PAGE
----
In this essay I examine the literary roots of Hayao Miyazaki s 1988 feature JViJ/ Neighbor Totoro (originally titled Tonari no Totora], which is arguably the film that gained Miyazaki his international acclaim as Japans and one of the world s leading directors of animated features. The film was Miyazakis fourth animated feature, and while his previous features gained strong reaction from the animation community worldwide, My Neighbor Totoro attracted the attention of such figures as acclaimed Japanese director Akira Kurosawa, who placed it on his personal list of 100 best films of all time (McCarthy 132-33), and influential film critic Roger Ebert, who widely praised the film upon its initial American release and later included it in his list of "Great Movies." This critical attention led the way to Miyazaki winning the Academy Award for his 2001 feature Spirited Away (originally titled Sen to Chihiro no Kamikakusht), but it also demonstrates his ability to appeal to both the authence in his native Japan and all over the world. As this essay will show, in the case of My Neighbor Totoro, part of this appeal can be attributed to the influence of western works of children's literature on the film.
The plot of My Neighbor Totoro follows two sisters, four-year-old Mei and nineyear-old Satsuki, who live in Japan during the 1950s. Along with their father, the two sisters move to a new house in the country's rural area, close to a hospital where their mother is being treated for an unspecified disease. Despite the great excitement of moving and exploring their new environment, both protagonists fear for their mother's health, especially Satsuki, who is old enough to understand that her mother might die as a result of her medical condition. They find solace in their friendship with Totoro, a strange creature that lives in the forest, whose appearance combines that of a tanuki (Japanese raccoon), a cat, and an owl.
Though it certainly carries many of the themes that Miyazaki explored in his previous features, My Neighbor Totoro also marks many changes in the narrative nature of the director's work, changes that may explain why it got so much attention outside the animation community. While Miyazakis three previous films consisted of action-oriented, fast-moving adventure plots, two of them featuring "men of action" protagonists who were accompanied by far more passive female characters,1 the protagonists oí My Neighbor Totoro are not only female, but the gradual development of their characters is the main theme of the film. And this development is presented not through an action-oriented plot, but through an episodic examination of their daily childhood life.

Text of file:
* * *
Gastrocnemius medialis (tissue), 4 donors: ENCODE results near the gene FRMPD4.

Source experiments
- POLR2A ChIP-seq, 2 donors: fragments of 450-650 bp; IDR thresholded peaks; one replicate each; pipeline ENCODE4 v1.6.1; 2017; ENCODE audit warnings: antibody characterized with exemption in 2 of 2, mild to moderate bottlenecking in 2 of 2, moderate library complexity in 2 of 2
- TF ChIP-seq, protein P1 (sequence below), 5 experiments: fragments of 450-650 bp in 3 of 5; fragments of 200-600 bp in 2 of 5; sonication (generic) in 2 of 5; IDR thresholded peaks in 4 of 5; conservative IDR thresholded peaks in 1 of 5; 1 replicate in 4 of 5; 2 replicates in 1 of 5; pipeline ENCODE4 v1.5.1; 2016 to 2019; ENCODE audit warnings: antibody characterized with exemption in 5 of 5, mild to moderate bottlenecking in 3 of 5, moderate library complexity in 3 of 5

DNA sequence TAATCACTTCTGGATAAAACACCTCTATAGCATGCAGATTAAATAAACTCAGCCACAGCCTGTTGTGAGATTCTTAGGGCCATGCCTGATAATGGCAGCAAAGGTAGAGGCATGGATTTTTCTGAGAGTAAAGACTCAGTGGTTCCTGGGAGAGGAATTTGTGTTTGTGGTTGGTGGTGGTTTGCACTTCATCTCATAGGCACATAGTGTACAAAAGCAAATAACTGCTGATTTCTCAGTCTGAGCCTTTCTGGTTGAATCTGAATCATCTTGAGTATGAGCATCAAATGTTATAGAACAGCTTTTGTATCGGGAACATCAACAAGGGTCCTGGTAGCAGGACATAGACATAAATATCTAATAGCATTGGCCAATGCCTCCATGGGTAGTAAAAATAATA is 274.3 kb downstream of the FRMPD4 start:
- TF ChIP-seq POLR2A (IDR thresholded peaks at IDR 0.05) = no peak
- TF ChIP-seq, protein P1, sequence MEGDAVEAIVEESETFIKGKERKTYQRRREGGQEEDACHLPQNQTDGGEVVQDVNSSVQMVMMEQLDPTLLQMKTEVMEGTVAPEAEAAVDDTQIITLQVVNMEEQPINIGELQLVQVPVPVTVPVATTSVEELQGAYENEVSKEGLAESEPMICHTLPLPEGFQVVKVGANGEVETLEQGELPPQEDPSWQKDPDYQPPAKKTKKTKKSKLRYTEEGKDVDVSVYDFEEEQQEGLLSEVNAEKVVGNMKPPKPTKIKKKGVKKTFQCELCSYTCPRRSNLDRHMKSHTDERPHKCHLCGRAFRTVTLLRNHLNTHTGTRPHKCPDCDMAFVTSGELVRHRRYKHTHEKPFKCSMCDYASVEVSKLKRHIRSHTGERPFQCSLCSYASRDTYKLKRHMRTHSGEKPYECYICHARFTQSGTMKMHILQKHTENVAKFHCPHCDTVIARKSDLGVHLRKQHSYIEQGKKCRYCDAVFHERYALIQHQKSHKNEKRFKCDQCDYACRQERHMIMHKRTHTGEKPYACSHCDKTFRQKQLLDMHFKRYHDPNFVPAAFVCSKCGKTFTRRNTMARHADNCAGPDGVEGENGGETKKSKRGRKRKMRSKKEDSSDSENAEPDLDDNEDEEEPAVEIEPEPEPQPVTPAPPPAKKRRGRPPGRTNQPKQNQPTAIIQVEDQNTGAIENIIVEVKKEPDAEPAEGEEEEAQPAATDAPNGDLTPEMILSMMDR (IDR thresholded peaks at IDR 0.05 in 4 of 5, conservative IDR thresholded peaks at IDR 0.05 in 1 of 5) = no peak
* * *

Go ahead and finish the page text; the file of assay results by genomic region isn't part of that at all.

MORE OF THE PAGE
Above all, My Neighbor Totoro differs from Miyazakis three previous features in the director's choice of the film's location; this is Miyazaki 's first feature to take place in Japan and can in a sense be called his first truly Japanese film, as opposed to the cosmopolitan (pseudo-European or futuristic-post-apocalyptic) scenery of his previous films. It also remains his most personal film; Miyazaki himself grew up in Japan during the 1950s, and like the film's protagonists, his mother fell ill with tuberculosis and was hospitalized at the time.
But as noted above, classic works of western children's literature were an equally strong influence on the film. These works gained popularity with the Japanese authence during the 1970s through animated television adaptations that strongly corresponded with Japanese social concepts. Miyazaki was involved with the production of several such adaptations, and this involvement paved the road to the structure and themes of My Neighbor Totoro - moving back and forth between western and Japanese elements, seamlessly blending the two into what turned out to be a highly acclaimed film.
Giri and Ninjo
Miyazaki's involvement with animated adaptations of classic children's literature began in the 1970s, and as noted above, the roots of My Neighbor Totoro are strongly evident in these adaptations from their very basic premise; the shows follow young girls through their everyday life in a somewhat slow pace, which is very different from the fast-moving plots of the other projects that involved Miyazaki prior to his becoming a feature-film director. …